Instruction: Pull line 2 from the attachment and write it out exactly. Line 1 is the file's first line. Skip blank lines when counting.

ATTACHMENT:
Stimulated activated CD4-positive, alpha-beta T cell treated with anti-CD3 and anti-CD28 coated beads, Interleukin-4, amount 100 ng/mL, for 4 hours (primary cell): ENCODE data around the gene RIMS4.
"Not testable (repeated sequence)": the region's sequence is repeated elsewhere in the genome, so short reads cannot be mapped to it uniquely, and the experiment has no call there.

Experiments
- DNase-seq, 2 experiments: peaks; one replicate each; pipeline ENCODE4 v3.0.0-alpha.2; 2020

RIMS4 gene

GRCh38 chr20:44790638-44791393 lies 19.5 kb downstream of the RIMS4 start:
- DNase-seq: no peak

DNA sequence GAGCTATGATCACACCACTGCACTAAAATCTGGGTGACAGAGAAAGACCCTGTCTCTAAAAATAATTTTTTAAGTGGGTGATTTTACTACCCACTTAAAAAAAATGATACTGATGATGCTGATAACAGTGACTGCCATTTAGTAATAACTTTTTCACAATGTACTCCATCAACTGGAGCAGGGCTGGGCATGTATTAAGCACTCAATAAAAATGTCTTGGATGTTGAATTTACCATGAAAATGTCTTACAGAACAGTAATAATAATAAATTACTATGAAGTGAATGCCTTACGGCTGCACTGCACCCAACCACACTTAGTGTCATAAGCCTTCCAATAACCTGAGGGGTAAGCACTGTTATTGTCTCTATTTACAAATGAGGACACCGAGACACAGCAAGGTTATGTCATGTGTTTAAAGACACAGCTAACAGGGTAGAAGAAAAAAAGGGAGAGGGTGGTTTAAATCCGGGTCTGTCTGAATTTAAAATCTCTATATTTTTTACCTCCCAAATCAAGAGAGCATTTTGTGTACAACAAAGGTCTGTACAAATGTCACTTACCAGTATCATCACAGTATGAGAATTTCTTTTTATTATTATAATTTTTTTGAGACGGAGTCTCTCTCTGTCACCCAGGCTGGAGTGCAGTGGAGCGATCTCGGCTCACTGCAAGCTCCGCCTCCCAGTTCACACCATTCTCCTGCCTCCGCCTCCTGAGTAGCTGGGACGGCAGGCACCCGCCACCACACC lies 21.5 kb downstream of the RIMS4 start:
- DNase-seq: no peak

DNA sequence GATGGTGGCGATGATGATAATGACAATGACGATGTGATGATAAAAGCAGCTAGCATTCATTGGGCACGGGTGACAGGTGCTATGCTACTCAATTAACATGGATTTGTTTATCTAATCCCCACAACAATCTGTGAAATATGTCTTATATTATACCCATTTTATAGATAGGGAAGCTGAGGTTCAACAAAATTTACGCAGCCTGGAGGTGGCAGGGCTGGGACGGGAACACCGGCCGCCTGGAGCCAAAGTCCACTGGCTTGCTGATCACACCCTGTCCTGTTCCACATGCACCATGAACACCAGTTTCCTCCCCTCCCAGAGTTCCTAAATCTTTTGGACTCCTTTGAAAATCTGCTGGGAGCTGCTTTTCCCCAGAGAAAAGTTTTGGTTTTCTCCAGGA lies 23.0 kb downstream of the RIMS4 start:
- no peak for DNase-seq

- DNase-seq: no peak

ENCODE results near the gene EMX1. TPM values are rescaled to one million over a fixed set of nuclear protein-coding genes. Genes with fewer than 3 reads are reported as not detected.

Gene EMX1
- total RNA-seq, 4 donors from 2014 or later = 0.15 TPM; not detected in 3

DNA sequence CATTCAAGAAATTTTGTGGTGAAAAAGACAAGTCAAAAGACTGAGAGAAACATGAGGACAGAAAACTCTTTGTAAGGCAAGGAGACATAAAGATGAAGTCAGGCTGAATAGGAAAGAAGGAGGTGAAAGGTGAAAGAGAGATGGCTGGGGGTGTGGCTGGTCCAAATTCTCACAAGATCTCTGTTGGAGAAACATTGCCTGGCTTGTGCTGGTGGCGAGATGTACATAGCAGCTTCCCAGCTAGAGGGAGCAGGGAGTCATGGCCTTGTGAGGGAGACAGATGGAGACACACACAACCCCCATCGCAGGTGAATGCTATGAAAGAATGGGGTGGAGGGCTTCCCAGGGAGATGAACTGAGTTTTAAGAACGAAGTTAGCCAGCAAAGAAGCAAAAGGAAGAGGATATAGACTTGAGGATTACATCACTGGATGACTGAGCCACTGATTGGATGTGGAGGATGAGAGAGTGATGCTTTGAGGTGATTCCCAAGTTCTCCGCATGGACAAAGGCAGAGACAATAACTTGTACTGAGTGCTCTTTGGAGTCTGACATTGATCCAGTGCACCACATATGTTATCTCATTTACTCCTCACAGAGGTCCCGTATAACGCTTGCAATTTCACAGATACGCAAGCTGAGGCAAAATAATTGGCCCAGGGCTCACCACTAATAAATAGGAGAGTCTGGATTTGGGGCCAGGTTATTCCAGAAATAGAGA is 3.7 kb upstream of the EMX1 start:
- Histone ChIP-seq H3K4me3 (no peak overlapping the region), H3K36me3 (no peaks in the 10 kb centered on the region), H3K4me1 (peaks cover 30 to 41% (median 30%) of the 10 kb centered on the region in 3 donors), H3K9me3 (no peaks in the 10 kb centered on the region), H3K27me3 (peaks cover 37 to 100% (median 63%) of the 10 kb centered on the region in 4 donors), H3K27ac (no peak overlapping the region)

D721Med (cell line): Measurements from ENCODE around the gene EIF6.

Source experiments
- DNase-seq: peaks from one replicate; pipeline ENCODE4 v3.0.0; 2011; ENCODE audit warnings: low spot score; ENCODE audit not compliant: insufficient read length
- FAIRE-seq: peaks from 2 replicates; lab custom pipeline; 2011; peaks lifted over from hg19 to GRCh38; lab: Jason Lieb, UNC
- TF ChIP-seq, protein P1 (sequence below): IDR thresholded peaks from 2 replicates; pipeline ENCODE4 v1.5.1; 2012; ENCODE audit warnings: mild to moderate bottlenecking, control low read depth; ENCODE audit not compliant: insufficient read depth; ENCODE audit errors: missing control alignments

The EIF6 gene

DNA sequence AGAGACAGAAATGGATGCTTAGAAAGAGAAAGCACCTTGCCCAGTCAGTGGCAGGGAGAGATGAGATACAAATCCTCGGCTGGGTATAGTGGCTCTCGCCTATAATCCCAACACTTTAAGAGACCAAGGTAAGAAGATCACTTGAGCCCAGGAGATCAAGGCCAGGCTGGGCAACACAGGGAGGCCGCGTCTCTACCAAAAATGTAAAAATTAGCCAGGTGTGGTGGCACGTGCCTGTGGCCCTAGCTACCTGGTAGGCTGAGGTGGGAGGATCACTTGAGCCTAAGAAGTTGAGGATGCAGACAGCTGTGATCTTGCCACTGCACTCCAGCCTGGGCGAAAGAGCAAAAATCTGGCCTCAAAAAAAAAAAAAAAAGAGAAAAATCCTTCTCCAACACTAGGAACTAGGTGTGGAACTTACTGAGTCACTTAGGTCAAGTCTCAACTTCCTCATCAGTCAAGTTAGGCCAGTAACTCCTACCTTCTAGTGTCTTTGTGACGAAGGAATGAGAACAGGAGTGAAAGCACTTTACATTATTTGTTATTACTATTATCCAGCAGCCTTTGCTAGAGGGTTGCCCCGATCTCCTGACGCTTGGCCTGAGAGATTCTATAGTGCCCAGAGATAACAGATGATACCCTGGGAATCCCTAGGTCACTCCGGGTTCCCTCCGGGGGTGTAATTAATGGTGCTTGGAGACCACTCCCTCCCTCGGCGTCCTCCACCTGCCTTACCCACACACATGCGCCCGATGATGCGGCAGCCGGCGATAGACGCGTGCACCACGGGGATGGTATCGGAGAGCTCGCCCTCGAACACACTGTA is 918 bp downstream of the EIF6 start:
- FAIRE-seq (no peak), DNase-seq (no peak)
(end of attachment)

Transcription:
"Not testable (repeated sequence)": the region's sequence is repeated elsewhere in the genome, so short reads cannot be mapped to it uniquely, and the experiment has no call there.